UNITED NATIONS (Reuters)–The United Nations created a new office to handle the Iraqi oil-for-food deal on Monday and named Benon Sevan–an assistant secretary-general–as its director.
The unit will also handle other services needed by the Security Council’s Iraq sanctions committee–UN spokesman Fred Eckhard said. It will begin operations on Oct. 15.
Most of this work is currently handled by the Department of Humanitarian Affairs–headed by Undersecretary-General Yasushi Akashi. It is expected to move to Geneva under a different name as part of UN Secretary-General Kofi Annan’s reform of the world body.
Under the oil-for-food program–which went into force last December–Iraq can sell up to $2 billion worth of oil over six months to raise funds for humanitarian goods needed by its people. The plan is an exception to UN trade sanctions–imposed after Baghdad’s invasion of Kuwait in August 1990.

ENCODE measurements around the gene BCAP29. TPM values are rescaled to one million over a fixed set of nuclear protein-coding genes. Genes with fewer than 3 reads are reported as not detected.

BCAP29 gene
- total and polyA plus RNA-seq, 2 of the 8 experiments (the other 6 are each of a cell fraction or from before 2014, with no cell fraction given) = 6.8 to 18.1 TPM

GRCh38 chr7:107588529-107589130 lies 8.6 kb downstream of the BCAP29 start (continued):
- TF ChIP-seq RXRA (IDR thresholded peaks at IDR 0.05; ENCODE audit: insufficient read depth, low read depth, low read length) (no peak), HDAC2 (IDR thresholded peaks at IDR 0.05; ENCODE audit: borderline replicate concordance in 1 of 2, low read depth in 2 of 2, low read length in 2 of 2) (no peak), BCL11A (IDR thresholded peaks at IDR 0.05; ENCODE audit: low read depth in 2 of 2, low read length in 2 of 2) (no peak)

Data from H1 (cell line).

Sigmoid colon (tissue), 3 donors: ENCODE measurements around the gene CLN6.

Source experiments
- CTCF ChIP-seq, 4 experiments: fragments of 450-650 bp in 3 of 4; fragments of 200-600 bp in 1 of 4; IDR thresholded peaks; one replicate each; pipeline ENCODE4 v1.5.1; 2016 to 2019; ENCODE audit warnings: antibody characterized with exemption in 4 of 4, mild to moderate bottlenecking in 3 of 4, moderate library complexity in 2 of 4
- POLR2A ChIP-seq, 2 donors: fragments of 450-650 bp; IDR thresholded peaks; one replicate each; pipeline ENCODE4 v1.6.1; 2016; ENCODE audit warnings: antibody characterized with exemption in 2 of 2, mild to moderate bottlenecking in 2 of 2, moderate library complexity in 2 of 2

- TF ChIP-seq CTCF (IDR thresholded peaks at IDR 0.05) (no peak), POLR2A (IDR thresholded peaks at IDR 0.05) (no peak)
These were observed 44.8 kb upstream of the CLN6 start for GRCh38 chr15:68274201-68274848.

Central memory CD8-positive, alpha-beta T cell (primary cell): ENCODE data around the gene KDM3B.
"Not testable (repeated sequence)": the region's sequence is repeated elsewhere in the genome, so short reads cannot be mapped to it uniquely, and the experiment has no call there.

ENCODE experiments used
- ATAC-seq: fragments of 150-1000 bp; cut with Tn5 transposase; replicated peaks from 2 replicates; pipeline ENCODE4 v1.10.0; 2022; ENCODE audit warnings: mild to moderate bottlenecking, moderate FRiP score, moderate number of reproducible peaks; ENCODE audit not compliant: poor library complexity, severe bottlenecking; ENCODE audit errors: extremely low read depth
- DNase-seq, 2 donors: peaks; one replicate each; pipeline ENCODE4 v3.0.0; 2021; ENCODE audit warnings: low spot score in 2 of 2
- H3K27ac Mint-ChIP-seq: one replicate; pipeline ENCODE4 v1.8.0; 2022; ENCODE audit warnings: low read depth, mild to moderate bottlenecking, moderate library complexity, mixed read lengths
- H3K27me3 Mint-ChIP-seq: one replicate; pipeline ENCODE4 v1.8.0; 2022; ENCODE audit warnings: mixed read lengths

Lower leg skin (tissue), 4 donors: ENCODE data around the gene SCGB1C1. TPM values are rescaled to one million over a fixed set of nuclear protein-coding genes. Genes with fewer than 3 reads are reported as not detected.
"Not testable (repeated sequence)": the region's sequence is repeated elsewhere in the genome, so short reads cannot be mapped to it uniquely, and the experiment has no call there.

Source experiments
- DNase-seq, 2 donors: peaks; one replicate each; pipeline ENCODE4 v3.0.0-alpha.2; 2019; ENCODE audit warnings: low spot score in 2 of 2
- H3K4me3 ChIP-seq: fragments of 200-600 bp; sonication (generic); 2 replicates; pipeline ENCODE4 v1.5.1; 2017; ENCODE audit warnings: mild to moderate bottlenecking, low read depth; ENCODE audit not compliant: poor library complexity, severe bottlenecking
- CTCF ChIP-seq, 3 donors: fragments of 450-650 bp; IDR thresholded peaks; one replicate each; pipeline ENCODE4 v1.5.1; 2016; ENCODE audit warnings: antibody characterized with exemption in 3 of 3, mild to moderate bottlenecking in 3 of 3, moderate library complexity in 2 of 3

The sale–purchase and distribution of the supplies are closely monitored by the United Nations. Sevan will report directly to UN Secretary-General Kofi Annan and Denis Halliday–the director of the oil-for-food program in Iraq–will report to Sevan–Eckhard said.
Sevan–a national of Cyprus–has been with the United Nations since 1965. He is currently the assistant secretary-general for conference and support services.